Rangers react to Yu's injury

Rangers react to Yu's injury

SURPRISE, Ariz. -- On Saturday afternoon, a few hours after Yu Darvish was told he might need Tommy John surgery, the right-hander approached several Rangers teammates and told them his season could be over.

On Sunday morning, the players were still reacting to the news and the real possibility that their staff ace will not pitch this season.

"I don't think anybody expected it to be as bad as it looks right now," Rangers third baseman Adrian Beltre said. "It was supposed to be only tightness. After the game, I asked him and he said there was no problem, it was only a little tightness. We are all shocked when we heard the news."

Darvish, who has been diagnosed with a tear in the ulnar collateral ligament in his right elbow, will get a second opinion from Mets medical director Dr. David Altchek on Tuesday in New York before deciding his next course of action. The 28-year-old, who missed the final seven weeks last season due to mild inflammation in his right elbow, exited his spring debut on Thursday after just one inning.

"I encouraged them all to feel what they have to feel, but also there is a time for what is important today," Rangers manager Jeff Banister said. "What's important today is to continue to work and move forward, get themselves ready and continue to compete. Whatever the news is and whatever direction we need to go in, they'll be able to get comfortable with that and feel what they have needed to feel. …The other thing is, each one of these guys has their own job to do and they have to be where their feet are. They can't focus on anything other than that."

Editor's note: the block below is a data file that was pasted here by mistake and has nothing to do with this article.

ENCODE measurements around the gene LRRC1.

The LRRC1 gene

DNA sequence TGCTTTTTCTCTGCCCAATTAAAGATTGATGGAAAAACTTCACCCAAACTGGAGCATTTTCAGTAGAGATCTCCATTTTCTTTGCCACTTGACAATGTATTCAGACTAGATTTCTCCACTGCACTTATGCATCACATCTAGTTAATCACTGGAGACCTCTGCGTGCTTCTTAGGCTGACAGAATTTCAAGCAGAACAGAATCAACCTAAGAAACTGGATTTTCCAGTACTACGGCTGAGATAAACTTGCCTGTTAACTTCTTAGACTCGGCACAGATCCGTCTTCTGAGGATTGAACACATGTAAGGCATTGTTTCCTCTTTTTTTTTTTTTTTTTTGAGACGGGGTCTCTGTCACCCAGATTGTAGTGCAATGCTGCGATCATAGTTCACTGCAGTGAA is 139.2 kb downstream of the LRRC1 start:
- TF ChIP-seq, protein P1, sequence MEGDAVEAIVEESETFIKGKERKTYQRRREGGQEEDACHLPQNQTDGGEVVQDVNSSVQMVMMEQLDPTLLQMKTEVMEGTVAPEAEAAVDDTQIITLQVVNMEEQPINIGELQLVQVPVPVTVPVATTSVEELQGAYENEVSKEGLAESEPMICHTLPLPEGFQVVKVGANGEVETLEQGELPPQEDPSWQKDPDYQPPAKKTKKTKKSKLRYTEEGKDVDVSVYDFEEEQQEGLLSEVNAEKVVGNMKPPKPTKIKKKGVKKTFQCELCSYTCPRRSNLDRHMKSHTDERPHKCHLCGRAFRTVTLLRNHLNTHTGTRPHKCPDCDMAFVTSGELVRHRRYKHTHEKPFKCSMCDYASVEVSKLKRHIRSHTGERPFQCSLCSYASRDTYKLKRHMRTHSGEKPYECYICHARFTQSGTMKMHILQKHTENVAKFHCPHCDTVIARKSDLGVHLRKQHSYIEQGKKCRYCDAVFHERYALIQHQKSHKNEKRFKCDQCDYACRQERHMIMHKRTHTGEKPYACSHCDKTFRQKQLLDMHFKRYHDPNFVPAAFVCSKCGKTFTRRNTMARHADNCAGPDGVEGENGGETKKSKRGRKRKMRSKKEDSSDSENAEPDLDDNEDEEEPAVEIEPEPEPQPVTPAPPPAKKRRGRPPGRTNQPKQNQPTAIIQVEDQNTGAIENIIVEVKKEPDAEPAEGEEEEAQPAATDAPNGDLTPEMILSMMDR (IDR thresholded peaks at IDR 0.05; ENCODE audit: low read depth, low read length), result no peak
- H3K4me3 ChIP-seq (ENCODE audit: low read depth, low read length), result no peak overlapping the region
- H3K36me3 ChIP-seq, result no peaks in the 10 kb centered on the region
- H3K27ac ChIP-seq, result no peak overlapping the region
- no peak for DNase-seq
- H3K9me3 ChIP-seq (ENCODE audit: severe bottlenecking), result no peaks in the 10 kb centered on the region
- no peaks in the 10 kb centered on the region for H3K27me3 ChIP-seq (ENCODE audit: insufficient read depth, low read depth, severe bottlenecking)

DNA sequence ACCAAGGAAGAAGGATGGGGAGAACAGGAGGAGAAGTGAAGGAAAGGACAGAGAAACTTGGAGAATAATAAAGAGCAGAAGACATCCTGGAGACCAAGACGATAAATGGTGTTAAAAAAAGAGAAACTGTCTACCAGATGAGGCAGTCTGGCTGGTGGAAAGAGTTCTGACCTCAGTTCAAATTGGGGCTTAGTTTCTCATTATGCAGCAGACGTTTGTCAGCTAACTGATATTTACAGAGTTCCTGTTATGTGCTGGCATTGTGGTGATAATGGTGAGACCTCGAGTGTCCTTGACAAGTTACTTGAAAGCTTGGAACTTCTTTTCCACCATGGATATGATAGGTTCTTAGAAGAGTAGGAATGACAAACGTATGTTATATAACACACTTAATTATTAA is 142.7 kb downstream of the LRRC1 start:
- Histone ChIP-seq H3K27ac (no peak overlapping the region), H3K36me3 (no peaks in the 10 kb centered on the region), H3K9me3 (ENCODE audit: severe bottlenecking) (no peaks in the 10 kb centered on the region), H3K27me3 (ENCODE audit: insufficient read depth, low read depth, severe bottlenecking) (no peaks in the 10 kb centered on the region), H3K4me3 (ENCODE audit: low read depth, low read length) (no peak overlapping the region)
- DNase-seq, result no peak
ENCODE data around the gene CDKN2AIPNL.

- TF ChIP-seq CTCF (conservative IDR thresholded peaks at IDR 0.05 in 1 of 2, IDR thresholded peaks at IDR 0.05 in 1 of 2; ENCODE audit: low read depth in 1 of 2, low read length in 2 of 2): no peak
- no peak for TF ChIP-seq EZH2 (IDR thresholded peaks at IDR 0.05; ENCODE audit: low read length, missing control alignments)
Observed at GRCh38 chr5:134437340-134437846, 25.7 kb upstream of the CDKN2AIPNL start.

It's very unlikely Darvish will pitch through the injury. The Rangers estimate it would be four months before Darvish pitches in a game and six weeks without throwing if the pitcher chose to rest his arm. Darvish could be ready at the beginning of next year, if he chooses to have Tommy John surgery.

"I always just left it in the hands of the doctor and left it up to God and prayed about it," said veteran starter Colby Lewis, who had Tommy John surgery in high school and shoulder surgery in 2004. "I always opted to get it fixed. I never wanted to take that down time and think about I didn't get it fixed and six months later it still hurts. If I'm going to miss the time I'd rather be hurt and have it fixed."

"I've got his back personally," Rangers starter Derek Holland said. "I'm going to do whatever it takes, I'm going take the load from there and go. If I have to wear it all the way out there and be the guy, then fine. I'm going to do whatever it takes."

The Rangers' rotation now consists of Holland, Lewis, Yovani Gallardo and likely Ross Detwiler. The club will look to a group that includes Ross Ohlendorf, Nick Tepesch, Nick Martinez, Lisalverto Bonilla and Alex Gonzalez for the fifth spot. The club could also look outside the organization.

Gonzalez is scheduled to pitch Monday against the A's, and Lewis will start Tuesday against the Angels. Gallardo is on tap to pitch against the White Sox on Wednesday.

"It's one guy. Yu has been great for us pitching, but we lost one guy," Beltre said. "We will do our job individually and collectively to win ballgames. He pitched once every day five days. If we as a team do our jobs, it might make it easier for him to take his time to come back. We believe we can win still."

Jesse Sanchez is a national reporter for MLB.com. Follow him on Twitter @JesseSanchezMLB. This story was not subject to the approval of Major League Baseball or its clubs.